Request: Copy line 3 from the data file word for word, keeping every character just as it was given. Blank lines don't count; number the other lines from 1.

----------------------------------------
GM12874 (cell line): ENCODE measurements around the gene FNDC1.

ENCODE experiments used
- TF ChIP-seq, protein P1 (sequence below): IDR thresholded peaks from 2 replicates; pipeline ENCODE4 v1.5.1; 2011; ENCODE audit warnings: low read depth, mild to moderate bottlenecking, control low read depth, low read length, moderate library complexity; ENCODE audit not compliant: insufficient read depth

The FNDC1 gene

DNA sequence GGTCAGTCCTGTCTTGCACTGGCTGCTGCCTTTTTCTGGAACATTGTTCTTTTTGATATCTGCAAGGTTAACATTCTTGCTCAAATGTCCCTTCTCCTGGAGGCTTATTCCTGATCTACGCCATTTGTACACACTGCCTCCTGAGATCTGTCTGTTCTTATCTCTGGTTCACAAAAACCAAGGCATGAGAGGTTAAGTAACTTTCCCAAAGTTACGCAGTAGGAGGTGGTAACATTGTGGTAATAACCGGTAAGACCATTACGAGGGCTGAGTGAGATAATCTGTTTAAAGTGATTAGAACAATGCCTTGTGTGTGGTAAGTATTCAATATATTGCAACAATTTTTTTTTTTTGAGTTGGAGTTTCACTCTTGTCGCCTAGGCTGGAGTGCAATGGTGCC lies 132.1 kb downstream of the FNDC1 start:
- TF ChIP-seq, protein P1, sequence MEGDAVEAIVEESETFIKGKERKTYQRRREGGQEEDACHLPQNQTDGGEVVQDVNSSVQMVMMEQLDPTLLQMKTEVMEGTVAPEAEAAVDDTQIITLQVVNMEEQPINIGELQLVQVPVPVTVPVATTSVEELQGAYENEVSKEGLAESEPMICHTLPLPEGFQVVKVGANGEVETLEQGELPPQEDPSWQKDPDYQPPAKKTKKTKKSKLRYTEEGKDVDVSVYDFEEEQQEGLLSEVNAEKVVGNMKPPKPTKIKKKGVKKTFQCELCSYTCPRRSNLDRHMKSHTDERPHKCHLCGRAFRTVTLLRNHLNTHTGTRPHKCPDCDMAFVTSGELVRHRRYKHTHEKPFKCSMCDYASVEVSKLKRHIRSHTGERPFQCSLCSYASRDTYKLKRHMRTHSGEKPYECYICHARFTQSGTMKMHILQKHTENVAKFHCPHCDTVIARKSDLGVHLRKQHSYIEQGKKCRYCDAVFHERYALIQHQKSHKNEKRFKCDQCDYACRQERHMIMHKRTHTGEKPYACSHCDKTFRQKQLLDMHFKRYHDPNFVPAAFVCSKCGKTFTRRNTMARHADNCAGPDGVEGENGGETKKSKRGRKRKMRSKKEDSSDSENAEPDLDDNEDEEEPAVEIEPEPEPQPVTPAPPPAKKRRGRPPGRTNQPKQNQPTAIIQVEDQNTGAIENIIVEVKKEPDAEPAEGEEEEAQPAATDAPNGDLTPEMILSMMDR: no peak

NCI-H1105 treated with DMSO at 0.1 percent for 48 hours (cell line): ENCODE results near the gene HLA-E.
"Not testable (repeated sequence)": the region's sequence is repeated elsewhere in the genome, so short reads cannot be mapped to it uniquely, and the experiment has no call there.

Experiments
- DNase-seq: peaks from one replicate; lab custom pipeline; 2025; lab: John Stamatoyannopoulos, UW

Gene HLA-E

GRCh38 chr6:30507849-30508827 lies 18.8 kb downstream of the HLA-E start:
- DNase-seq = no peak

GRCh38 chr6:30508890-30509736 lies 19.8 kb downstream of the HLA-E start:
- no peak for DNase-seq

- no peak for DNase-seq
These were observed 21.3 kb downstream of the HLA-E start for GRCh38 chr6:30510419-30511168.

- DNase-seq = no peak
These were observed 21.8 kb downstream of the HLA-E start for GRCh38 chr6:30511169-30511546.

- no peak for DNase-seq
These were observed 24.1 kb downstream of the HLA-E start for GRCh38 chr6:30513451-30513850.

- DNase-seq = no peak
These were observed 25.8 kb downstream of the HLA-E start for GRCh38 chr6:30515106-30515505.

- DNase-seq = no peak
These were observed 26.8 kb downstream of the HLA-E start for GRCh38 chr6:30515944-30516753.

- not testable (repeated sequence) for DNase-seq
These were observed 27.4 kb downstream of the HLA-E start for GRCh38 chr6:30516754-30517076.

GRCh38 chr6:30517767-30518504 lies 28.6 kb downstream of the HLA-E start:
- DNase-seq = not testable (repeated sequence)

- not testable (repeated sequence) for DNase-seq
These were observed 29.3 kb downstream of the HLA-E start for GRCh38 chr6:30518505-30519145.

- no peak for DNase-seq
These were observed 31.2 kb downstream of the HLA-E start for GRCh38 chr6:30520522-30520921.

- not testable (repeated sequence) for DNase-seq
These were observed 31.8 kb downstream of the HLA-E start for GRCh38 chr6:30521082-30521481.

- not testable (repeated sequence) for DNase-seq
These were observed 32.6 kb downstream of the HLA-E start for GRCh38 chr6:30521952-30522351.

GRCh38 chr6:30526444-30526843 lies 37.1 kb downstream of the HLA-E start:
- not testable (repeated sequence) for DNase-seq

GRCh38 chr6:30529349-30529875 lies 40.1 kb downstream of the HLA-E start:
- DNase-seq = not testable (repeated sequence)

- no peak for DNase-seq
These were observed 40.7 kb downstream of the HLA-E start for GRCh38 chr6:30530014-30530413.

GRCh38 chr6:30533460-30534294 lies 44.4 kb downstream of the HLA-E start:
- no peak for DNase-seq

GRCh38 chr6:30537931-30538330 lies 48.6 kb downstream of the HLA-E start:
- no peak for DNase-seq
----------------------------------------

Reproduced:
- TF ChIP-seq, protein P1 (sequence below): IDR thresholded peaks from 2 replicates; pipeline ENCODE4 v1.5.1; 2011; ENCODE audit warnings: low read depth, mild to moderate bottlenecking, control low read depth, low read length, moderate library complexity; ENCODE audit not compliant: insufficient read depth